HALF MOON BAY, Calif. - In downtown Half Moon Bay, a memorial for the victims of the mass shooting has grown steadily.
On Wednesday evening, the nephew of Marciano "Martin" Martinez-Jimenez said the family is holding a Rosario, a prayer session for nine days in honor of his uncle who was killed.
"He was very kind. He was a father figure. He was super supportive in whatever I did. He introduced me to a lot of stuff that I like to this day," said Carlos Martinez.
He said he and his family are still in disbelief that his uncle was shot and killed Monday while he was working at Concord Farms by a fellow farm worker – 66-year-old Chunli Zhao, who was charged with seven counts of murder and one count of attempted murder.
Officials said he was upset with something about work when he fired his handgun at his co-workers at two mushroom farms on Monday afternoon, killing seven of them and injuring an eighth."
"It's still settling in with me. I still find it unreal, surreal," Carlos said.
His uncle's co-worker told his family that Zhao walked into the workplace with a gun and that Martinez-Jimenez was the first to see the suspect and tried to stop him.
"He shot my uncle in the head. The worker next to him was basically saying, 'You don't have to do this,' " Carlos Martinez said. "The guy told him something along the lines of, 'I don't have a beef with you. I have no troubles with you.' "
Marciano Martinez Jimenez, one of the victims killed in the Half Moon Bay shootings.
Farmworkers displaced by the shooting are seeking temporary shelter at a motel in Half Moon Bay.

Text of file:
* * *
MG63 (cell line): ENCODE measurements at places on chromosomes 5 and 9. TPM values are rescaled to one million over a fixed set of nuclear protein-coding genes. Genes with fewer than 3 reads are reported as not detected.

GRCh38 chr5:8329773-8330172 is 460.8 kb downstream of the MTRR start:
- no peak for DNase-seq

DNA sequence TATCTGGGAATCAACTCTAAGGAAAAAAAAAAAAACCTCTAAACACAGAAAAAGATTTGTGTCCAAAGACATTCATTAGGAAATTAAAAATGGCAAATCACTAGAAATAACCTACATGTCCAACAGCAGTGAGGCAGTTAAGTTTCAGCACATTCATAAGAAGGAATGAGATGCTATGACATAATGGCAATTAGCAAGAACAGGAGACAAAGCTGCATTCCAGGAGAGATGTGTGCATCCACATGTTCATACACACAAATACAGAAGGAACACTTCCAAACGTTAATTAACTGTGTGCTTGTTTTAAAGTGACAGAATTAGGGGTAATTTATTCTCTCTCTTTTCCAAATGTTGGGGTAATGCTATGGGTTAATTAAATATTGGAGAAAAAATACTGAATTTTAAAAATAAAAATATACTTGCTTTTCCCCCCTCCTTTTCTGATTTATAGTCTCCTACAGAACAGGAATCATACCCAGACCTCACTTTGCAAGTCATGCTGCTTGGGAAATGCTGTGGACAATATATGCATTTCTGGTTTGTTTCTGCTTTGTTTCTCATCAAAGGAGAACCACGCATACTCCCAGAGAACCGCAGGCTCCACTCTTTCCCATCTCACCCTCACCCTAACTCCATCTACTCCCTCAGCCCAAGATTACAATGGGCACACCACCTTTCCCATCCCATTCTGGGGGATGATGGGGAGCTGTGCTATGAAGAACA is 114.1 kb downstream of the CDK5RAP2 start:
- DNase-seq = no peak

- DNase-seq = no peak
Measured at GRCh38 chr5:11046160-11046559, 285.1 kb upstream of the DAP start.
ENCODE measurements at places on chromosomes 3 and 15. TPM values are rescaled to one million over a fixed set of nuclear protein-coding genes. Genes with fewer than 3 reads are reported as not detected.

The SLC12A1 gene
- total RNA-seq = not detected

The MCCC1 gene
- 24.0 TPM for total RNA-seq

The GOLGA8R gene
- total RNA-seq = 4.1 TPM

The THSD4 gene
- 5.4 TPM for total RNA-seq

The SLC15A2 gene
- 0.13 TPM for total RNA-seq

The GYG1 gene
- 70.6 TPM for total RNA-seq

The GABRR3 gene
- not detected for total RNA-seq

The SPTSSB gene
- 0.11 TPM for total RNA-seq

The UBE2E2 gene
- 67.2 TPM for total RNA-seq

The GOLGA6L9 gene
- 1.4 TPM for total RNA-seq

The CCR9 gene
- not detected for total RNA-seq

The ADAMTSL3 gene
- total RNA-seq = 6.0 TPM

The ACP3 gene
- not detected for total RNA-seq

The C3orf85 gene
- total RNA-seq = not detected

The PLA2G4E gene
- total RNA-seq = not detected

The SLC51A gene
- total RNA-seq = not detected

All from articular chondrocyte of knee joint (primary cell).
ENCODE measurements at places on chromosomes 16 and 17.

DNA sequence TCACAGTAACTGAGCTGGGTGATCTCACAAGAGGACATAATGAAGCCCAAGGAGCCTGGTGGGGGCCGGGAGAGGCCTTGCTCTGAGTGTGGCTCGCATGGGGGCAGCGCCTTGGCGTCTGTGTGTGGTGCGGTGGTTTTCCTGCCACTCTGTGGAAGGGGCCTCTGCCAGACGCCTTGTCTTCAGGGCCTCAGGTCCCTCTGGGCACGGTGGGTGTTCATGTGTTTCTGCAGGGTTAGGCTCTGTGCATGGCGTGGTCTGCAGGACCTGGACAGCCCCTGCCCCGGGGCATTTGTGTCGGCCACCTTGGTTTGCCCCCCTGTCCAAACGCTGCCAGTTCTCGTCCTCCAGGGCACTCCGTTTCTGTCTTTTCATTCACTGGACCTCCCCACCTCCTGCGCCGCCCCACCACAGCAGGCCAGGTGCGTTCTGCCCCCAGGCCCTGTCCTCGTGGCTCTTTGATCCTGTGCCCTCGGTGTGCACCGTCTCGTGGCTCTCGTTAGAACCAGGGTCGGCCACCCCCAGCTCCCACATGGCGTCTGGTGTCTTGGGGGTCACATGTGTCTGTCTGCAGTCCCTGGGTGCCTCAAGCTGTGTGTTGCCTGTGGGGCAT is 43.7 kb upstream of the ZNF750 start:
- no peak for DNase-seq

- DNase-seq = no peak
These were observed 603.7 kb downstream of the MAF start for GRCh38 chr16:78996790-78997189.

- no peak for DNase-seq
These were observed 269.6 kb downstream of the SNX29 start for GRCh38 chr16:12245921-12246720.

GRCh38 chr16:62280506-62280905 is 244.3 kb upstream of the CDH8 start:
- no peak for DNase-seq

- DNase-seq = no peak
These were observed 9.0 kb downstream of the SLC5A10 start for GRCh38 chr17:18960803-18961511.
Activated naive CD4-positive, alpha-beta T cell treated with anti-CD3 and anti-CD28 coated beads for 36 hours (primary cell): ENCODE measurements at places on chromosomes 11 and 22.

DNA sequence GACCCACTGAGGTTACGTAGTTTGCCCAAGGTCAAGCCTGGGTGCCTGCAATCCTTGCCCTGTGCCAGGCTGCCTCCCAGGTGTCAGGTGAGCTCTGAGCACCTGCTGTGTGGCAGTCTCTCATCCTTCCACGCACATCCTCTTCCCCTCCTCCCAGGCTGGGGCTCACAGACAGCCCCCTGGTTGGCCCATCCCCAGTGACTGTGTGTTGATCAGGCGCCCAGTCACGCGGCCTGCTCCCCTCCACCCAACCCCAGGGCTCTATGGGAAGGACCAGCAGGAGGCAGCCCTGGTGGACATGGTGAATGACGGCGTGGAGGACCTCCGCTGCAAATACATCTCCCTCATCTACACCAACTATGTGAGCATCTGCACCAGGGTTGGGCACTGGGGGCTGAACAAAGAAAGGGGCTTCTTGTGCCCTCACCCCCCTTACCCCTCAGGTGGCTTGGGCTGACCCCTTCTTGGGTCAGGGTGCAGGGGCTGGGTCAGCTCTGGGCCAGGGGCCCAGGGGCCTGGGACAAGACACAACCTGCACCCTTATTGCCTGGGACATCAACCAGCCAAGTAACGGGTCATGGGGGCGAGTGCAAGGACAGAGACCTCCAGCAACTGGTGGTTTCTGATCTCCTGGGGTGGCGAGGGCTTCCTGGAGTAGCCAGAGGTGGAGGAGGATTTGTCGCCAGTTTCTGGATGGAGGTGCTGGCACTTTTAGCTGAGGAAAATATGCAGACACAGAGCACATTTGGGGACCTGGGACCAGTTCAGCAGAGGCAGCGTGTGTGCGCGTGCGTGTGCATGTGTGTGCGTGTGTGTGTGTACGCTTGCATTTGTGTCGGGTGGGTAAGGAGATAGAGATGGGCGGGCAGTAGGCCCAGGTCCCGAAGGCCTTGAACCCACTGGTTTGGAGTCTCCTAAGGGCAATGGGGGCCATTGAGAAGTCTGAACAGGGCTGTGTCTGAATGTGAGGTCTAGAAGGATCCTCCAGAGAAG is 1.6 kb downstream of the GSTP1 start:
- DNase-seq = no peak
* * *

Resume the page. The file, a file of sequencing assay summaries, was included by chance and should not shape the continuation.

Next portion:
Nonprofits and the county are providing necessities such as clothing and food for them.
Advocates say Latino and Chinese farm workers have developed relationships over years, sharing food and breaking the language barrier as immigrants from different countries.
"It's the cultures coming together, living together. This is not about dividing communities. It's about coming together," said Half Moon Bay Vice Mayor Joaquin Jimenez who is also a farmworker program director for the nonprofit, ALAS.
He said he knew and worked with the Chinese gunman and the victims, both Latino and Chinese.
"Every time we brought something to the farm. It's for everybody," he said.
As for the family of victim Martinez-Jimenez, Carlos Martinez aid when relatives couldn't reach his uncle by phone after the shooting, they rushed down to the farm and learned from his co-workers that he had been killed.
"It's mostly sadness for me," Carlos Martinez said. "I'm not angry. I'm just sad that my uncle was caught in between whatever was going on with that guy and anyone else. My uncle was just trying to do his job and protect people there."
Advocates said farm workers are receiving mental health services at the motel where they're staying.
The city and nonprofits are working together to organize a large public memorial service.
Amber Lee is a reporter with KTVU. Email Amber at Amber.Lee@Fox.com or text/leave message at 510-599-3922. Follow her on Facebook @AmberKTVU, Instagram @AmberKTVU or Twitter @AmberKTVU